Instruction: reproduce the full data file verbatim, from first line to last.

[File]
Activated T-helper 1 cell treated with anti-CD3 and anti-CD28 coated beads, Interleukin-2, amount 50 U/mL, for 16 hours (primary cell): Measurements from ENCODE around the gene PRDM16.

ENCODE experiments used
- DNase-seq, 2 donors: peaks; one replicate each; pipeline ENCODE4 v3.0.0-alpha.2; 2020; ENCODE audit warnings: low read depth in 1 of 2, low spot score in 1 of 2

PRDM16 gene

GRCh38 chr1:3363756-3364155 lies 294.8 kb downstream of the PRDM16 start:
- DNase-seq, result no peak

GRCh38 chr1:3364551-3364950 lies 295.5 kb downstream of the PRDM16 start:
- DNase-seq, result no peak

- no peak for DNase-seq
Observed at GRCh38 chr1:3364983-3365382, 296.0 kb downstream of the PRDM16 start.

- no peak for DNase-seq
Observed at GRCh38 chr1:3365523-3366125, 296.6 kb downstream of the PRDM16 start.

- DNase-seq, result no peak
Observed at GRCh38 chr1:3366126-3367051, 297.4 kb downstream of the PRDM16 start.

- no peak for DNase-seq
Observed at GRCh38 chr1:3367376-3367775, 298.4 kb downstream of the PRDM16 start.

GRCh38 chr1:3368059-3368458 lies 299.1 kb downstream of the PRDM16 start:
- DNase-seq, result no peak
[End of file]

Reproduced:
Activated T-helper 1 cell treated with anti-CD3 and anti-CD28 coated beads, Interleukin-2, amount 50 U/mL, for 16 hours (primary cell): Measurements from ENCODE around the gene PRDM16.

ENCODE experiments used
- DNase-seq, 2 donors: peaks; one replicate each; pipeline ENCODE4 v3.0.0-alpha.2; 2020; ENCODE audit warnings: low read depth in 1 of 2, low spot score in 1 of 2

PRDM16 gene

GRCh38 chr1:3363756-3364155 lies 294.8 kb downstream of the PRDM16 start:
- DNase-seq, result no peak

GRCh38 chr1:3364551-3364950 lies 295.5 kb downstream of the PRDM16 start:
- DNase-seq, result no peak

- no peak for DNase-seq
Observed at GRCh38 chr1:3364983-3365382, 296.0 kb downstream of the PRDM16 start.

- no peak for DNase-seq
Observed at GRCh38 chr1:3365523-3366125, 296.6 kb downstream of the PRDM16 start.

- DNase-seq, result no peak
Observed at GRCh38 chr1:3366126-3367051, 297.4 kb downstream of the PRDM16 start.

- no peak for DNase-seq
Observed at GRCh38 chr1:3367376-3367775, 298.4 kb downstream of the PRDM16 start.

GRCh38 chr1:3368059-3368458 lies 299.1 kb downstream of the PRDM16 start:
- DNase-seq, result no peak